Note the juxtaposition of this pack of tissues with the humorous message and the somewhat creepy heart with a little doll’s head on it. This was intentional, of course. Cathy came across these two things at her mom’s house recently and decided they needed to go together. So, they are in our powder room. I don’t know that it’s true, of course. I think the number of people who both know us and think we’re a nice, normal family is vanishingly small. But who wants to be normal, anyway?
Now that Cathy’s mom has moved in with us, we needed to integrate her computer into our home network. The small office just inside our front door (and now just outside her bedroom) is where my computer has been for over a year and where Cathy’s has been since the construction started towards the end of October. Now Margaret’s computer is here, as well. By the time I’m writing this, on January 14), the table is gone from the middle of the room and it’s much easier to walk around. My computer and the printer is to my right, along with a tall bookcase. We need to put a few pictures up on the walls, but it’s coming together.
As I was leaving work today, there was another nice sunset going on through the trees along the back edge of the parking lot. I took a few pictures, knowing these events are fleeting and if you don’t act quickly, you can easily miss them. Then I drove around to Cathy’s building to pick her up and as I turned into her parking lot, this is what I saw. I parked at the top of the lot, up the hill so as to get as much sky over the trees and the building on the left as possible. This one turned out pretty well, I think. These are not the colors I generally associate with sunset but they are what they are. Within about five minutes, all the color was gone except some deep blues as the sky faded to black.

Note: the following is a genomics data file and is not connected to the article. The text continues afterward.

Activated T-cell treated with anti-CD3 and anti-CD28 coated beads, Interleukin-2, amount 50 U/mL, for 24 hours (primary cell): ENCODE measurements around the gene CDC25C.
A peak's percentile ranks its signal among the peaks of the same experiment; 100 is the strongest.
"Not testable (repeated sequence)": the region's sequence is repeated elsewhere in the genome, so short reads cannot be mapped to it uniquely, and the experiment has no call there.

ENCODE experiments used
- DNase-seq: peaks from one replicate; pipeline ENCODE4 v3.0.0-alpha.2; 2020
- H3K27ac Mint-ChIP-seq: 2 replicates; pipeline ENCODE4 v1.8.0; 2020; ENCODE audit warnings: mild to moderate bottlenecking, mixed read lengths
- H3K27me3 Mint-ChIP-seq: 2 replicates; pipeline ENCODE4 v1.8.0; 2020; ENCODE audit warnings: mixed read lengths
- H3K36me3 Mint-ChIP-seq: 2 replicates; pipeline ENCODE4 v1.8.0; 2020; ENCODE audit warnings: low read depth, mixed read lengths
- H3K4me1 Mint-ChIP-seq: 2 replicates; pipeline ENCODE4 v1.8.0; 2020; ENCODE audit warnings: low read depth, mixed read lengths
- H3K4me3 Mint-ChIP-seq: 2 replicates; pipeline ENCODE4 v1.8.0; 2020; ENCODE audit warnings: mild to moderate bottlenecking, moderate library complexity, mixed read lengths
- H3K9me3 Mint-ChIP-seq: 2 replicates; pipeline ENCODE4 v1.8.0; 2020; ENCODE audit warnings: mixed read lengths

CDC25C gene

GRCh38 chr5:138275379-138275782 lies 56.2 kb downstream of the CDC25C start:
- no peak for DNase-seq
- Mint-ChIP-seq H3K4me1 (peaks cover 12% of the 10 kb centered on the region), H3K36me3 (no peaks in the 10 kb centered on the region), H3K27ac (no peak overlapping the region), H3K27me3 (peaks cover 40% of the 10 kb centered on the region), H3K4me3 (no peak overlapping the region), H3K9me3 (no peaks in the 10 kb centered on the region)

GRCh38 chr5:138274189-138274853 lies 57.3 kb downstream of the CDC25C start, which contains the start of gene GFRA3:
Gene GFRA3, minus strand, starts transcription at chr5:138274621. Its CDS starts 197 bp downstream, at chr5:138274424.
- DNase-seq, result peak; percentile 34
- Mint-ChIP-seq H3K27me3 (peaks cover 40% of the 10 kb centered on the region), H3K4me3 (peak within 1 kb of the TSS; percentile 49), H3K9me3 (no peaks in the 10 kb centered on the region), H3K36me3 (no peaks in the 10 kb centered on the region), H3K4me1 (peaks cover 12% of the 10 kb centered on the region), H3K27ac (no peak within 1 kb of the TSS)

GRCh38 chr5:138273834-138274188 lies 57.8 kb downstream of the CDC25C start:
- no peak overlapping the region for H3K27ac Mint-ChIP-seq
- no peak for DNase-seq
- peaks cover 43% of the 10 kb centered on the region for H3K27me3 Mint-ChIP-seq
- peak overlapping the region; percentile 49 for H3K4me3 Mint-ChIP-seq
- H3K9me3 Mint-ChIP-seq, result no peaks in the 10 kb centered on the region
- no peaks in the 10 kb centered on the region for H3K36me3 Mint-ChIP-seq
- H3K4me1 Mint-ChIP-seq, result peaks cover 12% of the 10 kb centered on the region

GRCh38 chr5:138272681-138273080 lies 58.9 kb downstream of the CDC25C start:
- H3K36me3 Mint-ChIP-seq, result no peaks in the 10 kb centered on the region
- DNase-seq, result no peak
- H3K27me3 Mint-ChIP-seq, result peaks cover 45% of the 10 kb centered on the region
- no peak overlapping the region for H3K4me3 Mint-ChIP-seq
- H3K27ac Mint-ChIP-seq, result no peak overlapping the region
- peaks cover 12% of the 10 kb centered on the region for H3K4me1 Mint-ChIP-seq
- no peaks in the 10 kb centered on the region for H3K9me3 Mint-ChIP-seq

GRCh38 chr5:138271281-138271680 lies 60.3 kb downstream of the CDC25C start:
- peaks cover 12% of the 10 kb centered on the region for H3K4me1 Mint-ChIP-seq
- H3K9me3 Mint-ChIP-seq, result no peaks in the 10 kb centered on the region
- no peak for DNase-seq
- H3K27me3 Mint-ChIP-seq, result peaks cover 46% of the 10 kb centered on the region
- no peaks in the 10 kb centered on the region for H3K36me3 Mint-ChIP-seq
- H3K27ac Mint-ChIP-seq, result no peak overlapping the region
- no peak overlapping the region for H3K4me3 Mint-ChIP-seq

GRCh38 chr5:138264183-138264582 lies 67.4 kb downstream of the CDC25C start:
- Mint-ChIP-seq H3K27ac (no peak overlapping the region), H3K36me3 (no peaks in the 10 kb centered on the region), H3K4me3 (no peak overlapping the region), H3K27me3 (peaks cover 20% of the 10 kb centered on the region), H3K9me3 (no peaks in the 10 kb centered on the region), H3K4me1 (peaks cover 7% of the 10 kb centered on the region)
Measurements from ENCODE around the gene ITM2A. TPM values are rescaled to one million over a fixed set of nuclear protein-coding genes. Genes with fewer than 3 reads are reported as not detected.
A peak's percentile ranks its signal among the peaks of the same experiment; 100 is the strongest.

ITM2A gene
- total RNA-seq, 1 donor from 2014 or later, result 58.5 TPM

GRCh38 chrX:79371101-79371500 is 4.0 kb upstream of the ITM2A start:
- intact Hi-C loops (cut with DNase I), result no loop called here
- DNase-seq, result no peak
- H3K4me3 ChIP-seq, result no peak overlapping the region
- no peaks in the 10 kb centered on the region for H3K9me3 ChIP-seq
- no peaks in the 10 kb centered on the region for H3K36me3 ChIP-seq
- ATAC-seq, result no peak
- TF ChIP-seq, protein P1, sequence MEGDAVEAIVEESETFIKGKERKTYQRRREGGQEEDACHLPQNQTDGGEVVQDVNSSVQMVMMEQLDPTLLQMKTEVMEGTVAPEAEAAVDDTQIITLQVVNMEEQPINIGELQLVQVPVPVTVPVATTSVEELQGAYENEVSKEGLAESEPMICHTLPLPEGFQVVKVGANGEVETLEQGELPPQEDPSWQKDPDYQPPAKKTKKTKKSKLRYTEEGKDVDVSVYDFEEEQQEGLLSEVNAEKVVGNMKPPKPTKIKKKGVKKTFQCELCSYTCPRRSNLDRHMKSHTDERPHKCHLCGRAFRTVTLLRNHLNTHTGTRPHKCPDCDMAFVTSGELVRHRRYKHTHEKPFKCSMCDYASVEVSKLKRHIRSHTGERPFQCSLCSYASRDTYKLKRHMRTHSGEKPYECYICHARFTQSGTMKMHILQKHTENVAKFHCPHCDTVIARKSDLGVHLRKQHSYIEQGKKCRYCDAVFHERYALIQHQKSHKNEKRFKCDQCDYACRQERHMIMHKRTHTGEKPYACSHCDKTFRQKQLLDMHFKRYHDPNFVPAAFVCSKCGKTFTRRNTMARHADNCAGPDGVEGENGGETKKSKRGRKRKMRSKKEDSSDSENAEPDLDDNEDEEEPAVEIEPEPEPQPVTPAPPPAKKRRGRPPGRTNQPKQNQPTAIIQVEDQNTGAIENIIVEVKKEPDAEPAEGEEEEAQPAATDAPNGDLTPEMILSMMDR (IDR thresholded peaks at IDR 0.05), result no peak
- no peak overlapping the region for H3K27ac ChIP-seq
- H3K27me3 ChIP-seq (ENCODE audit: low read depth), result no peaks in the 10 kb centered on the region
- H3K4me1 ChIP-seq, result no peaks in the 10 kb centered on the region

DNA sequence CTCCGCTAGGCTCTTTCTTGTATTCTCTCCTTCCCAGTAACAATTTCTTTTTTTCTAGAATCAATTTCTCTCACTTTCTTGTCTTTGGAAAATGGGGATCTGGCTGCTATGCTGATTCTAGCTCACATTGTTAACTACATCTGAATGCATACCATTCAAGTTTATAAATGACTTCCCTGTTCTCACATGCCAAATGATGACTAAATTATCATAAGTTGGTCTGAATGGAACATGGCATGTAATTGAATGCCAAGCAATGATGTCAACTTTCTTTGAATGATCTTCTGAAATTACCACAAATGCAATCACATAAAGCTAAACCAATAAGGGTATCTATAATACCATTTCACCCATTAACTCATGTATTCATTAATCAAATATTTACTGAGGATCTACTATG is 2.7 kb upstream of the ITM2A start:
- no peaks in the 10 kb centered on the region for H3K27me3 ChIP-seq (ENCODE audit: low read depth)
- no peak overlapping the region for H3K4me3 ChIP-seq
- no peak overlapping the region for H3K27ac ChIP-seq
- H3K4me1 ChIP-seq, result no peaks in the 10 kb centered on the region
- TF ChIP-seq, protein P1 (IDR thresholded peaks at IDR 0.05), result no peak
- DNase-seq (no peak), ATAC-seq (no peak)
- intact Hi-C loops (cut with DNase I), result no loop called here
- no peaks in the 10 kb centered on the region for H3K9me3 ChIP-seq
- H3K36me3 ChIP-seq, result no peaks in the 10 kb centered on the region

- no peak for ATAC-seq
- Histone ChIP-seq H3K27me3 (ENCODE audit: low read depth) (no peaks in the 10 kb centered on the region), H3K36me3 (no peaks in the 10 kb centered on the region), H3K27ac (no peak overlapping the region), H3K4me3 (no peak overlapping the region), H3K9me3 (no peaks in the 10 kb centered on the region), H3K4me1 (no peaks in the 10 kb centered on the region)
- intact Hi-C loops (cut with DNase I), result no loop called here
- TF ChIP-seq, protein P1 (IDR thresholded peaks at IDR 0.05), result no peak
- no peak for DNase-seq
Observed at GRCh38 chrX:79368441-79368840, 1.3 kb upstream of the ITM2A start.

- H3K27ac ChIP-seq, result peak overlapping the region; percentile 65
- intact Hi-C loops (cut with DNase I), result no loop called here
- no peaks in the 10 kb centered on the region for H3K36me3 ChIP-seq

It was a mostly grey day today. It’s still cool but it’s supposed to warm up for a few days. It’s also supposed to rain, so we’ll finally have temperatures above 60°F but wet. On the way home, I was sitting at the light and the large American flag at the Ourisman Rockmont Chevrolet car lot was blowing in the wind. The wind was coming out of the southeast, which is a little unusual so it was blowing farther behind the trees. Usually it’s blowing to the right, out from the trees.
Cathy was nice enough to let me take a few pictures of her this evening. They were not anything special but it was nearly 10:30 and I hadn’t taken any pictures today. I asked Dorothy if I could take her picture but she’s not really all that fond of having her picture taken. I certainly understand that, feeling pretty much the same way myself, but of course, as the one taking the pictures, I’d prefer she be more agreeable. Nevertheless, I really do understand and sympathize. But Cathy was fine with it.
Between when this picture was taken and now, when I’m writing this four days later, Cathy’s had a hair cut. If you saw her without seeing this picture or without having seen her for a while, you might not notice. Her hair isn’t short at this point, but before the haircut it was, as you can see, pretty long.
I went across campus for a meeting today and on the way back, I walked around the building once to take a few pictures. I came across this black walnut that has been pushed down into a crack in the pavement. I think it’s really kind of pretty. In case you aren’t sure, the pavement is wet. Our weather has definitely warmed up (it was over 60°F today) but it’s very wet out. Tomorrow the rain is supposed to be gone but the temperatures are supposed to drop back to freezing and then colder into next week.